The challenge of antimicrobial resistance
"A post-antibiotic era—in which common infections and minor injuries can kill—far from being an apocalyptic fantasy, is instead a very real possibility for the 21st century." – World Health Organisation 2014.
The development and use of antimicrobial drugs in the 20th century revolutionised medicine. Previously life-threatening conditions can now be treated effectively and quickly, and surgery that was once high-risk is now safe and routine.
However, these advances are now being threatened by the evolution of micro-organisms (bacteria, viruses, fungi and parasites) that are resistant to the treatments that were once effective.
This natural process has been accelerated by the inappropriate use of antimicrobials (especially antibiotics) fuelled by poor infection control and prescribing practices, and a dearth of new alternative treatment options.
The impact of antimicrobial resistance
The UK Chief Medical Officer, Professor Dame Sally Davies, has described antimicrobial resistance as a "catastrophic threat". She warned that the lack of effective antibiotic provision could, within 20 years, lead to routine operations such as hip replacements and organ transplants becoming deadly due to infection risk.
Such concerns led to antimicrobial resistance being added to the Cabinet Office's National Risk Register of Civil Emergencies for the first time in 2015. The register warns that a widespread outbreak of a resistant bacterial blood infection could affect 200,000 people in the UK and lead to 80,000 deaths.
Globally, the ongoing public health effects of antimicrobial resistance are already in evidence and, without action, they are set to worsen: a review launched under the previous Government estimated that, left unchecked, antimicrobial resistance could cause 10 million deaths annually, more than cancer and diabetes combined, and a related 2.0 to 3.5% drop in global economic output by 2050.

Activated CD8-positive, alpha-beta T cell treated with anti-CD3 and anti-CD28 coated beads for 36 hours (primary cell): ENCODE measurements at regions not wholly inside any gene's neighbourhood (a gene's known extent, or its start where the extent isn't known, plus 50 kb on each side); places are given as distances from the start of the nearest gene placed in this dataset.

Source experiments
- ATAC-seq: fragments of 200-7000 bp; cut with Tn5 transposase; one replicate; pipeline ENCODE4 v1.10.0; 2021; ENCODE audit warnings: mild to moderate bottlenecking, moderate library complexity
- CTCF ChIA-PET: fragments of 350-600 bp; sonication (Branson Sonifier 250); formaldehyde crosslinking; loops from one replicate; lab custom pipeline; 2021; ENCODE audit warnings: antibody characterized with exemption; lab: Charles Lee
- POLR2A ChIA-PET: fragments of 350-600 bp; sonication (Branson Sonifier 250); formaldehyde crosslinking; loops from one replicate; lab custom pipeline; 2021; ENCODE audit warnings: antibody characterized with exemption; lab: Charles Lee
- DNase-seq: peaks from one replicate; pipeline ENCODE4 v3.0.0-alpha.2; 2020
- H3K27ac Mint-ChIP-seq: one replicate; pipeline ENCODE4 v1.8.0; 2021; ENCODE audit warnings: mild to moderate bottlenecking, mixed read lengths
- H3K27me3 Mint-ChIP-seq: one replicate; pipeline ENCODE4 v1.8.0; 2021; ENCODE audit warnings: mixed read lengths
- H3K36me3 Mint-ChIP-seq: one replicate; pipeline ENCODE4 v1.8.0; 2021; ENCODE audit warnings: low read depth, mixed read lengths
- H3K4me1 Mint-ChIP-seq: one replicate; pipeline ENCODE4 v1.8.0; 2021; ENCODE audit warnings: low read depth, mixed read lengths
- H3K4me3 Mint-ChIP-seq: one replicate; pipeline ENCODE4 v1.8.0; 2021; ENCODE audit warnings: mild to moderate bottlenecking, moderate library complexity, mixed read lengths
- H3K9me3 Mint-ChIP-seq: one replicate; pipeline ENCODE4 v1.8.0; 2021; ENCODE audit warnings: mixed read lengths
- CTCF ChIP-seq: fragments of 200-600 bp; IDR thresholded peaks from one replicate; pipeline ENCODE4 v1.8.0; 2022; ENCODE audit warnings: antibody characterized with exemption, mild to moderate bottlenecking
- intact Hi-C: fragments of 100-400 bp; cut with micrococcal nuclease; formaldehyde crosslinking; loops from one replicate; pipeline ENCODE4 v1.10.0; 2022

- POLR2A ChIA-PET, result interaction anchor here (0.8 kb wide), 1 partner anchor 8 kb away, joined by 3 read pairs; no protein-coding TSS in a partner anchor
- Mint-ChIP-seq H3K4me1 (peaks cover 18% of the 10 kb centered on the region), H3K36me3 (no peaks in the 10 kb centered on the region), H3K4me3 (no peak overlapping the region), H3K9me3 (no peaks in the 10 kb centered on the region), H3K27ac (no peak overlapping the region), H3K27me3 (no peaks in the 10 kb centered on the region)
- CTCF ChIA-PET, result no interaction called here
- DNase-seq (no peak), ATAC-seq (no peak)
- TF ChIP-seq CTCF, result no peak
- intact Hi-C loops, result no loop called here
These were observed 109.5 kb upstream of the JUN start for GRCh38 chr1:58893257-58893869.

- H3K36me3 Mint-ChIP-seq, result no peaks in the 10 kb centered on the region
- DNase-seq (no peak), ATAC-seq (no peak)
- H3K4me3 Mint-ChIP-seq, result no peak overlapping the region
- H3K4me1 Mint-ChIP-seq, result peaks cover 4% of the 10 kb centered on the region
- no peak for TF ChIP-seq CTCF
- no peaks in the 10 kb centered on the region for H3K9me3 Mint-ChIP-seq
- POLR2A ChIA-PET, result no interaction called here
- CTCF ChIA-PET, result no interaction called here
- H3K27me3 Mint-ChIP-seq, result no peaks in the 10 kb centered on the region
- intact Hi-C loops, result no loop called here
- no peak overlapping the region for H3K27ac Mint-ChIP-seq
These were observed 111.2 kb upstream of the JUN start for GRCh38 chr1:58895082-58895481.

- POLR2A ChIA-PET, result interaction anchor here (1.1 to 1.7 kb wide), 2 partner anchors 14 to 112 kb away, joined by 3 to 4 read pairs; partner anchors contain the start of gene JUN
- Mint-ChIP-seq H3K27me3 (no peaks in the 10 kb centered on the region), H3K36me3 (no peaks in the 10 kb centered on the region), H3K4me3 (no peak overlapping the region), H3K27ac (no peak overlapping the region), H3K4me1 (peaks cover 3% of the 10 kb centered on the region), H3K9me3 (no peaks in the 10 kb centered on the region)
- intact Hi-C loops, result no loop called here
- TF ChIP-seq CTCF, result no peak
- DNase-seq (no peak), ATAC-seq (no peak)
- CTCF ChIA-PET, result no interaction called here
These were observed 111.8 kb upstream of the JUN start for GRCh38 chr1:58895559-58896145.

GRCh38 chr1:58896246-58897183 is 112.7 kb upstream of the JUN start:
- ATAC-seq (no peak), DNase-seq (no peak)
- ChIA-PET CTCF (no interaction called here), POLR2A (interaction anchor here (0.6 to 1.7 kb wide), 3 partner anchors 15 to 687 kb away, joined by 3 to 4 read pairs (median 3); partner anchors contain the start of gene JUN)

Chart: Deaths attributable to selected causes
700,000 deaths per year are currently attributable to antimicrobial resistance; but left unchecked, it is projected to lead to 10 million deaths per year by 2050. Deaths attributable to selected causes, millions.
Beyond the human health effects, the loss of effective agents for use in farming has the potential to severely affect the agricultural industry, food security and the wider economy.
Tackling antimicrobial resistance
The previous Government's Antimicrobial Resistance Strategy 2013–18 focuses on seven key areas and calls for the involvement of those working in both human and animal health. The consensus is that any approach to this threat will require a number of actions, some of which are explored below.
Improved prescribing practices
Antibiotics are ineffective against viruses and other diseases not caused by bacteria. However, despite guidance, an analysis of UK GP prescribing published in 2014 showed that antibiotic prescribing rates for coughs and colds in 2011 had increased since 1997.
The need for improved and consistent education for medical students and ongoing guidance for clinicians has been recognised. Public Health England issued an updated antimicrobial stewardship toolkit, Start Smart – Then Focus, for hospitals in March 2015, which seeks to ensure antimicrobials are used appropriately.